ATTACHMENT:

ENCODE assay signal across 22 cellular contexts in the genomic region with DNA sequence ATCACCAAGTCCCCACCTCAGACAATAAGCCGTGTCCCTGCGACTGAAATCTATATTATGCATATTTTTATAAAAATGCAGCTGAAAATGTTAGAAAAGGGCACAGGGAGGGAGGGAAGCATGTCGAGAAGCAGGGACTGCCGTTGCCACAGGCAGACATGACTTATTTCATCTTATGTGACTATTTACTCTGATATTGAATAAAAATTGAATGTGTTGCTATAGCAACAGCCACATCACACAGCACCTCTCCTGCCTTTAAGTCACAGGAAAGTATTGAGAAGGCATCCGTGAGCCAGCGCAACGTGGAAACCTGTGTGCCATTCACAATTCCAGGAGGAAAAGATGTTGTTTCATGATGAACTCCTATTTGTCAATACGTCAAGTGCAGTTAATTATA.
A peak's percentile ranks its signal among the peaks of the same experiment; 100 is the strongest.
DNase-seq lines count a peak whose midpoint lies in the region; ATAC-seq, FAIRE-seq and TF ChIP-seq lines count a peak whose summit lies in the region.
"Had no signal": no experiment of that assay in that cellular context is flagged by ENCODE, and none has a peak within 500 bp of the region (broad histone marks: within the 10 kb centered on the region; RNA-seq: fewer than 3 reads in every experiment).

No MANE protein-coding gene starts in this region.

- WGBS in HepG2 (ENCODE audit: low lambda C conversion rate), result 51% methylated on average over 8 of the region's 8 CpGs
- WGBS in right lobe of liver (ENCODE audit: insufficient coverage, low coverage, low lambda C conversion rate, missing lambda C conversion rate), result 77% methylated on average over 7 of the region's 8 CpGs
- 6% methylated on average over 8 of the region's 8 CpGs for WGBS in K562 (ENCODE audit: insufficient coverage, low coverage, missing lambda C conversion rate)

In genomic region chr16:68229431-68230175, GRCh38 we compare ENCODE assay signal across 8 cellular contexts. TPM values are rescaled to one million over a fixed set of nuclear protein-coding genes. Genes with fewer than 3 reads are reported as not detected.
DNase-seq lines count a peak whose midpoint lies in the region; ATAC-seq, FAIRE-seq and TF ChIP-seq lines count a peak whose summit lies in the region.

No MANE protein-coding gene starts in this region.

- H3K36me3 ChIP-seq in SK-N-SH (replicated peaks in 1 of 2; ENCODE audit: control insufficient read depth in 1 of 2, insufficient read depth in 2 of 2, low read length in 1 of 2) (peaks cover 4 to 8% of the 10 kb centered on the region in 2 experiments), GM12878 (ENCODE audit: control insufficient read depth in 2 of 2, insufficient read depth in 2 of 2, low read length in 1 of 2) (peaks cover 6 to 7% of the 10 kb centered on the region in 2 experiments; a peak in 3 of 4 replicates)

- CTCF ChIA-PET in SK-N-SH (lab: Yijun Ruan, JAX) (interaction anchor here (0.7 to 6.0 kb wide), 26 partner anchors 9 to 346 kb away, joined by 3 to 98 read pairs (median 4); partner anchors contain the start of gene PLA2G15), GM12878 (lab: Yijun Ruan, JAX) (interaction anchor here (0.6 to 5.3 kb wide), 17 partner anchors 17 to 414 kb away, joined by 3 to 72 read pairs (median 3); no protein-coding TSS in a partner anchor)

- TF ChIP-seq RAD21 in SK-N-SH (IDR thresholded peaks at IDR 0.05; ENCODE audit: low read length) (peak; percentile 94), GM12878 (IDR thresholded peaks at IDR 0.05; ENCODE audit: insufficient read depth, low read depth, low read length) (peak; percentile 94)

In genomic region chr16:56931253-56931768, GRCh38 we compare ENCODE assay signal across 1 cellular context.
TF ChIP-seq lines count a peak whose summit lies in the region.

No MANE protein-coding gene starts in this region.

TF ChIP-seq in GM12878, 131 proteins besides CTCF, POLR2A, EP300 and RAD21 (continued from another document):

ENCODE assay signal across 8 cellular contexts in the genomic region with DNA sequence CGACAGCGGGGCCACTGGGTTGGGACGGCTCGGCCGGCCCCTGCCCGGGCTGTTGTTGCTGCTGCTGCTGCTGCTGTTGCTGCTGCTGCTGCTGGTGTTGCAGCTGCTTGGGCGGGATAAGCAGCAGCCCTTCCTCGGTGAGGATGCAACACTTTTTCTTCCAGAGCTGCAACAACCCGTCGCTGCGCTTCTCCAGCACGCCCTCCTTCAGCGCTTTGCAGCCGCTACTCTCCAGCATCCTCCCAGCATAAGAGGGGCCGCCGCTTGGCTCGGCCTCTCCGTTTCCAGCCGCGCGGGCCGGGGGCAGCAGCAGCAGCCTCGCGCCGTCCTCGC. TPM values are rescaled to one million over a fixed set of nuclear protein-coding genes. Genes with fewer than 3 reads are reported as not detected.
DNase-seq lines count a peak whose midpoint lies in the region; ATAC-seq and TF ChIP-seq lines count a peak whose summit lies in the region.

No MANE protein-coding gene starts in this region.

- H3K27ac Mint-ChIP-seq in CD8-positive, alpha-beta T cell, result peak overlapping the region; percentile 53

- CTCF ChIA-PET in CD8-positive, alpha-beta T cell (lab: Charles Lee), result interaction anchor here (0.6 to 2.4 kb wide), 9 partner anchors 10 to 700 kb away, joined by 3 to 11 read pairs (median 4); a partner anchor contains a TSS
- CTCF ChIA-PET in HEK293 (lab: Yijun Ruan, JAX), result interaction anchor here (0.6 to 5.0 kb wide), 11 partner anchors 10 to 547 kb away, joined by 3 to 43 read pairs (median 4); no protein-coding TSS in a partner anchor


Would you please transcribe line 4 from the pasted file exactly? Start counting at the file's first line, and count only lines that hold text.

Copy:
"Had no signal": no experiment of that assay in that cellular context is flagged by ENCODE, and none has a peak within 500 bp of the region (broad histone marks: within the 10 kb centered on the region; RNA-seq: fewer than 3 reads in every experiment).